Reconstructing an empire: Mahmud II's drastic change in state structure

ERHAN AFYONCU
ISTANBUL
Published
A poster painted by an unknown artist describes the modern Ottoman Army which was founded after the abolition of the Janissary corps in 1826.
A poster painted by an unknown artist describes the modern Ottoman Army which was founded after the abolition of the Janissary corps in 1826.

Centuries lafter its foundation, the Ottoman Empire experienced a sweeping structural change that took place two centuries ago during the reign of Mahmud II

Mahmud II was a sultan who completely changed the structure of the Ottoman Empire. Westernization in the real sense began during his reign. The period of sovereignty was so intense, and it had worn out the sovereign so much that he said, "I am fed up with the troubles of the sultanate."

The strengthening and restructuring of the central authority are the characteristics of Sultan Mahmud's rule. After the abolition of the Janissary corps in 1826, military reforms were made. Internal and external security issues were dealt with for a long time. Significant changes could only be made to the administrative structure toward the end of the sovereign's reign. Traditional institutions were reorganized similar to the European model.

Detailed knowledge about the reforms can be learned through the works of Ali Akyıldız and Yüksel Çelik. Ali Akyıldız believes that the changes made during the Tanzimat period are the details of the reforms of Mahmud II. He also says that the beginning of the Tanzimat period was with Sultan Mahmud.

Troubles in state

Since the reforms were made very quickly, considering the short-term consequences, rather than a planned and programmed structure, there were some troubles with the operation of some institutions, and therefore many new regulations were made. During the time of Mahmud II, Tanzimat and later periods, new institutions were established, abandoned, linked to other entities many times. They were merged, separated and set up again as individual institutions. Due to the willingness of statesmen to shape the state according to their own beliefs, the struggle for influence occurred between the liberal and conservative wings. This fight inflicted a heavy blow on the process. Many disruptions occurred as the customs and habits in the state's functioning ceased to exist and new ones did not occur immediately and met resistance. It took a very long time for the new state structure to settle.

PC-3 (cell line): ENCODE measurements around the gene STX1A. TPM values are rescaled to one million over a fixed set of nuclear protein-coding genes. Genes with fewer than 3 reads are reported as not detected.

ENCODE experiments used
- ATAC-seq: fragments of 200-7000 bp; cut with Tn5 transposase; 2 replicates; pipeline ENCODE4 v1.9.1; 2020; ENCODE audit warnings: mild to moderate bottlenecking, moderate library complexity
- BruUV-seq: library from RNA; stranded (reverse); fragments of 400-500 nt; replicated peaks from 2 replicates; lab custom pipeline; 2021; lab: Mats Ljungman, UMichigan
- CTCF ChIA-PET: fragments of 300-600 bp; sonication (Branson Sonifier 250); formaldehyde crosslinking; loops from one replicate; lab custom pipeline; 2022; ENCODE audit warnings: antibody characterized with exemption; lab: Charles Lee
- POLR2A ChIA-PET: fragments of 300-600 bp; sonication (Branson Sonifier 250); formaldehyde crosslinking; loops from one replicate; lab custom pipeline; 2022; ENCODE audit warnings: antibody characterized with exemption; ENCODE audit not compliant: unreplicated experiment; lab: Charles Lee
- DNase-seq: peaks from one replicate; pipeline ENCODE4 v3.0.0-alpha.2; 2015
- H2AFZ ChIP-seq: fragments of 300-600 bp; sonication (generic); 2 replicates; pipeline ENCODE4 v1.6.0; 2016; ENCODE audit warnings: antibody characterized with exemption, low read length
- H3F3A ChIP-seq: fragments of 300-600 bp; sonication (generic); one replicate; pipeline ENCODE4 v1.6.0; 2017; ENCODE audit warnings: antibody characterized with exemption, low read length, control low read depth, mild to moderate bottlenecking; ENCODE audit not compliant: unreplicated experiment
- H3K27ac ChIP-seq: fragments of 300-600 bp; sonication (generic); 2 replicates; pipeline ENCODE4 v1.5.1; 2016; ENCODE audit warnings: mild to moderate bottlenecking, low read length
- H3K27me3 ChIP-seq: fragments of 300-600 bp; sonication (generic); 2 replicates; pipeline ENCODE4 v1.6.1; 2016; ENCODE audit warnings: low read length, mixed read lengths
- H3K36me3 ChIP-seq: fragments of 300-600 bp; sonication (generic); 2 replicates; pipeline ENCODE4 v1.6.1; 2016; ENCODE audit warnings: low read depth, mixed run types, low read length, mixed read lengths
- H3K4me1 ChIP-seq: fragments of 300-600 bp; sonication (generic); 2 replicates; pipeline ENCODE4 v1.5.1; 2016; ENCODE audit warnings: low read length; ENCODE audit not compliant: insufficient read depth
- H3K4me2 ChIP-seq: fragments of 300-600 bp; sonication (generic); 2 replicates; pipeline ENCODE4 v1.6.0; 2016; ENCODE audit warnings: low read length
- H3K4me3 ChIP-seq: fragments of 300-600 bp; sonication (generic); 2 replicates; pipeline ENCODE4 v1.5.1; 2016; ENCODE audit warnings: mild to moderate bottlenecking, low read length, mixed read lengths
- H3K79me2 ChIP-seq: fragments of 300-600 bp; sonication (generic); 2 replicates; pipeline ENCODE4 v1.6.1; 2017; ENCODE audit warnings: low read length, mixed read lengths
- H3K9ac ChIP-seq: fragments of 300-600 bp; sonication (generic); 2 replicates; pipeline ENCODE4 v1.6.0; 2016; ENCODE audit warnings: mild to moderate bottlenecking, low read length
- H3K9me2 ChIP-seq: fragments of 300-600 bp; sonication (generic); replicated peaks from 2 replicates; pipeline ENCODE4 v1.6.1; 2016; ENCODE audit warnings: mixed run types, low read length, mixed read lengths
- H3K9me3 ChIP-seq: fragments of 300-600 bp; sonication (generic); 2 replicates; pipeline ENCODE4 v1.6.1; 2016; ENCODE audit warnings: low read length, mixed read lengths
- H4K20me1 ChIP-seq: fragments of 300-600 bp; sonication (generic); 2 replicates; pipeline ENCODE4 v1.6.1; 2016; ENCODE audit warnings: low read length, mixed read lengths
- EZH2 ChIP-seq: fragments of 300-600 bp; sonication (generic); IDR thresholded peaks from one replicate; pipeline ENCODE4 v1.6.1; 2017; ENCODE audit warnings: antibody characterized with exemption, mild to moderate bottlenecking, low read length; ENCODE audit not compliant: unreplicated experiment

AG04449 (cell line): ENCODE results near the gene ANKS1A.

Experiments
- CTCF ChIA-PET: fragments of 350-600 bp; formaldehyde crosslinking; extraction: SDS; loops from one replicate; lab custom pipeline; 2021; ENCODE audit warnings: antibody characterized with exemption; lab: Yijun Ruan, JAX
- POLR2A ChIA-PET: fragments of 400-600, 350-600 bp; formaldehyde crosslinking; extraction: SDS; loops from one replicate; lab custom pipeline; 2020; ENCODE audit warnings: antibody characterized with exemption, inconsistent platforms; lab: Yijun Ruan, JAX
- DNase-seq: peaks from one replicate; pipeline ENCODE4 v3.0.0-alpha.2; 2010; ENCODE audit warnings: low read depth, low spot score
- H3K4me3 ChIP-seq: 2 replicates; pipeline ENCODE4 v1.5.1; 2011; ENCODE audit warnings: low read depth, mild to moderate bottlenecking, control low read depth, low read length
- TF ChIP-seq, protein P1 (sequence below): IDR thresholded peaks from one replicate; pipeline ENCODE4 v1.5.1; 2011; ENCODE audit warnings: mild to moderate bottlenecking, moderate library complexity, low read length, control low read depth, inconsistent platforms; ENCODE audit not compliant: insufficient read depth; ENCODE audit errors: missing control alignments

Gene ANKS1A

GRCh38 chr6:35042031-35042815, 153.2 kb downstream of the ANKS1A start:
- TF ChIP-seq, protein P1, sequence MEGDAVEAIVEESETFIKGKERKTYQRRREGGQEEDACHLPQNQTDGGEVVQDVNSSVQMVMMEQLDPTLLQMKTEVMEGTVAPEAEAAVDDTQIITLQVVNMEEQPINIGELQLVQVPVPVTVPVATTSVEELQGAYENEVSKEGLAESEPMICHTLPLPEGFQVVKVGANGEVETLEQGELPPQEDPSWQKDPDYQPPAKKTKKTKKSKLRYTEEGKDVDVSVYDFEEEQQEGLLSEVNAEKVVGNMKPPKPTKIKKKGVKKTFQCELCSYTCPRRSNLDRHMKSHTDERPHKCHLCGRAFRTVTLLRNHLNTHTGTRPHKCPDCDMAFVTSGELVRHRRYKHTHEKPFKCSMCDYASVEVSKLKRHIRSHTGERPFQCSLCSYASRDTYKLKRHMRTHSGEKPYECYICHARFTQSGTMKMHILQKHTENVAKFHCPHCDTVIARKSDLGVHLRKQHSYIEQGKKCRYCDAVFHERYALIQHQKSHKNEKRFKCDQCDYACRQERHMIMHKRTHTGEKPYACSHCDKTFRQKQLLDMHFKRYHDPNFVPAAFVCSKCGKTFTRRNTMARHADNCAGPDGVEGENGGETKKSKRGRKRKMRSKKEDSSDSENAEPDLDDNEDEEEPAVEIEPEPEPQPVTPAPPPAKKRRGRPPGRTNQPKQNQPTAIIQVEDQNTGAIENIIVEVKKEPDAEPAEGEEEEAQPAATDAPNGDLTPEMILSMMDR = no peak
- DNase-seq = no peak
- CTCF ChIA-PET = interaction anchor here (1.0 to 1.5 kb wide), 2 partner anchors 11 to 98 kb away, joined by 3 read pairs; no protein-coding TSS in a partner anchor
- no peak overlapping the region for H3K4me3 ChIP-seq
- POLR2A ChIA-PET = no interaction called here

Pertev Mehmed Said Pasha and Hüsrev Pasha were at the forefront during Mahmud II reforms. Some of the topics were discussed at the advisory council, and others were settled in an ad hoc manner.

Sultan Mahmud transformed the office of the grand vizier into a prime ministry, removed it from being an independent authority and decided on its administration by adding it to a ministry.

The prime ministry would provide coordination rather than managing ministries. The first prime minister was the minister for the Ministry of Internal Affairs. However, the prime ministry was not long-lived. When Sultan Abdülmecid inherited the throne, Hüsrev Pasha proclaimed himself as a grand vizier with former authorities. The Ministry of Internal Affairs was abolished, and the authorities were transferred to the office of grand vizier. However, 20 years later, in 1869 the Ministry of Internal Affairs was re-established.

The Ministry of Finance, which was established by combining the treasuries during the reign of Sultan Mahmud, was abolished during the reign of Sultan Abdülmecid and two separate finance divisions were re-established. Two years later, the treasuries were reunited, and the Ministry of Finance was re-established.

Councils were created under this restructuring. Many issues emerged since there was no traditional parliamentary practice outside the Advisory Council. The first members of the parliament did not work efficiently because they served as the members of parliament in addition to their other affairs. After a while, parliamentary membership became independent. The differences in rank among members of the parliament also negatively affected parliamentary work. After a while, the rank of parliament members was equalized. Some councils were closed down or linked to other institutions over time. The "Dâr-ı Şûrâ-yı Bâbıâli" was established to help the government work on many subjects. However, it was abandoned in 1839, when it could not work efficiently. "Meclis-i Umur-ı Nafia," which carried out successful works, was connected to the Ministry of Trade in 1839. Since the simultaneous existence of parliaments carrying out the regulations and control regarding reforms, such as "Meclis-i Vâlâ" which was established in 1838 and "Meclis-i Âlî-i Tanzimat" which was founded in 1854, caused some difficulties, the two parliaments were assembled under the name of the "Meclis-i Ahkâm-ı Adliyye" in 1861.